How Colon Cancer Can Develop (2:20)
UPDATE: This article was updated and revised with new information on July 22, 2019.
Despite colorectal cancer being the fourth most-commonly diagnosed cancer in men and women in the United States, it's often one of the least discussed health threats, due to its lack of symptoms and the sensitive area it affects. Each year, approximately 145,000 Americans are diagnosed with colorectal cancer, but a new 2019 study reveals that the number of diagnosed cases is on the rise, particularly in young people.
The study, published in CANCER, a journal of the American Cancer Society, found that the amount of people under the age of 50 who were diagnosed with colorectal cancer rose from 10 percent to 12.2 percent in 11 years between 2004 and 2015. What's particularly alarming is those who were diagnosed younger were more likely to be diagnosed with an advanced stage of the cancer (stage III or IV) than those over the age of 50.
With colorectal cancer, the most common symptom is no symptom, so make sure you get screened with a colonoscopy. Guidelines updated for 2019 now recommend your first screening to start at age 45, as opposed to 50, which was the previous recommended age. Make sure to get a colonoscopy at 45, regardless of noticable changes, but here are a few symptoms to be aware of that could indicate colorectal cancer.
Sure, there can be one million things causing your exhaustion, but be aware of fatigue or lack of energy that’s unusual for you. If you feel very tired or weak lately and can’t explain why, bring it up with your doctor.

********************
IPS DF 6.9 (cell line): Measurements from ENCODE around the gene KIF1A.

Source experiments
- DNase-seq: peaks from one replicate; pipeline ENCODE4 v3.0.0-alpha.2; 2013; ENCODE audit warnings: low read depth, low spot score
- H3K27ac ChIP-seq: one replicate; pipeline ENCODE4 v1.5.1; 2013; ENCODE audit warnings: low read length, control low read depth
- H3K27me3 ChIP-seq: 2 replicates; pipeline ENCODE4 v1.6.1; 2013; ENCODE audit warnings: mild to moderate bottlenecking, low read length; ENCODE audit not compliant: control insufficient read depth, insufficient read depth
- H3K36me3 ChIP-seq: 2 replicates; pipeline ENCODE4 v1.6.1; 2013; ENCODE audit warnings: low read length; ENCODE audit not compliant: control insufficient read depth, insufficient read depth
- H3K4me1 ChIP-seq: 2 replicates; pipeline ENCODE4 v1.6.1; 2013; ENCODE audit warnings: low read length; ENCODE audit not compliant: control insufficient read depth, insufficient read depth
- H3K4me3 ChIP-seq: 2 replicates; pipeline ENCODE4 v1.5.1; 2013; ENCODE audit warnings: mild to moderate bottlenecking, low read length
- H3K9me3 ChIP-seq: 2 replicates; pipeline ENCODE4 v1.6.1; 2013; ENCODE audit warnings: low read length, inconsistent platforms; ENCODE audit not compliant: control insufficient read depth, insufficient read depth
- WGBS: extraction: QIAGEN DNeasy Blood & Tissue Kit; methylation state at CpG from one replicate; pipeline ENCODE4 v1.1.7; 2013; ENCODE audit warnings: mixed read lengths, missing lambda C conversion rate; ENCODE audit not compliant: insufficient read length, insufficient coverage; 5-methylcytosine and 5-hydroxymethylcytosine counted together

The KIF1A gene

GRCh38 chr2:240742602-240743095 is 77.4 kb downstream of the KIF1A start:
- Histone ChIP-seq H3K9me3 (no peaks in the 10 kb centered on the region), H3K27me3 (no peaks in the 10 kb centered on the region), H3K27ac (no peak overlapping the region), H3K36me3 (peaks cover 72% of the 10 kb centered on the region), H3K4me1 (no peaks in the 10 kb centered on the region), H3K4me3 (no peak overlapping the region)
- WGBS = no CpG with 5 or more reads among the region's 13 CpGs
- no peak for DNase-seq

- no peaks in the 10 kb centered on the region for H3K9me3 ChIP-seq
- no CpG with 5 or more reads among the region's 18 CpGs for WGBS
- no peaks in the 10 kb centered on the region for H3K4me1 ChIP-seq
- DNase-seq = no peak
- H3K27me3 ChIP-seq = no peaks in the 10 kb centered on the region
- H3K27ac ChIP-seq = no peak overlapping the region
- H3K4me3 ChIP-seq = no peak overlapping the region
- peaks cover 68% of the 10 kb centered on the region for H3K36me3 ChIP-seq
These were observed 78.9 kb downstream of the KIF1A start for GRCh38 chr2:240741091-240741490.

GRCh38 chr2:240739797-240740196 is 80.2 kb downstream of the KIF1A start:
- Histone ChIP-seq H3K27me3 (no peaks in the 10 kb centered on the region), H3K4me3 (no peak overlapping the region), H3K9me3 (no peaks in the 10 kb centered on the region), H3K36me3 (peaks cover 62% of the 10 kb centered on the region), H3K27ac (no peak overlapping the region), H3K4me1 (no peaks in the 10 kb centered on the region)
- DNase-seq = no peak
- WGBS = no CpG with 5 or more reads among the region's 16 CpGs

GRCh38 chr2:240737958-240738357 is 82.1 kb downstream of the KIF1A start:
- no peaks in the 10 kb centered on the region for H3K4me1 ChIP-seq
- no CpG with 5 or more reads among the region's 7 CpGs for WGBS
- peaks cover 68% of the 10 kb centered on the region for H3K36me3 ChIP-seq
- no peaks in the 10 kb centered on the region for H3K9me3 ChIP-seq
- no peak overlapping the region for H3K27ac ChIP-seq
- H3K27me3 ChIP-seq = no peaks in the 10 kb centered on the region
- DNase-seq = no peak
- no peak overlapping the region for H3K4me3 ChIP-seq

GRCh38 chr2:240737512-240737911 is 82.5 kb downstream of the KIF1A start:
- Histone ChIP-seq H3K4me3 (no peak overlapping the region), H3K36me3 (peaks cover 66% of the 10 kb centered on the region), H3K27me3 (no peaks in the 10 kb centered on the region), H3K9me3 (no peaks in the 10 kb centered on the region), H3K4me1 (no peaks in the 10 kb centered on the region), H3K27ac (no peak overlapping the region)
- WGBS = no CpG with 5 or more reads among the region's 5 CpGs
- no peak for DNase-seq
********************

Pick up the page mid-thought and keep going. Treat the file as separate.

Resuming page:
You notice rectal bleeding.
See blood in your stool? You might think it’s a hemorrhoid or tearing, but this could also be a symptom of colorectal cancer. Make an appointment with your doctor as soon as possible to have it checked out.
You’ve got abdominal pain.
If you often experience cramps, gas, or pain in your abdomen, these could be warning signs of colorectal cancer. You might also find that you feel “full,” or bloated, or have the sensation that your bowel does not empty completely.
You’re losing weight — without trying.
One of the signs of colorectal cancer (and many other kinds of cancer) is unexplained weight loss. If you find that the numbers on the scale are dropping down and you weren’t even trying to lose weight, it could mean something is wrong.
Your stools are different.
Pay attention to any changes in bowel habits, including stools that are shaped differently than usual. Change in stools could be a symptom of colorectal cancer and should be reported to your doctor for proper assessment.
Colorectal cancer is treatable if detected early. So pay attention to any changes in your body and make an appointment with your doctor. If you haven’t done so already, and you’re 45+, make an appointment for your colonoscopy screening.
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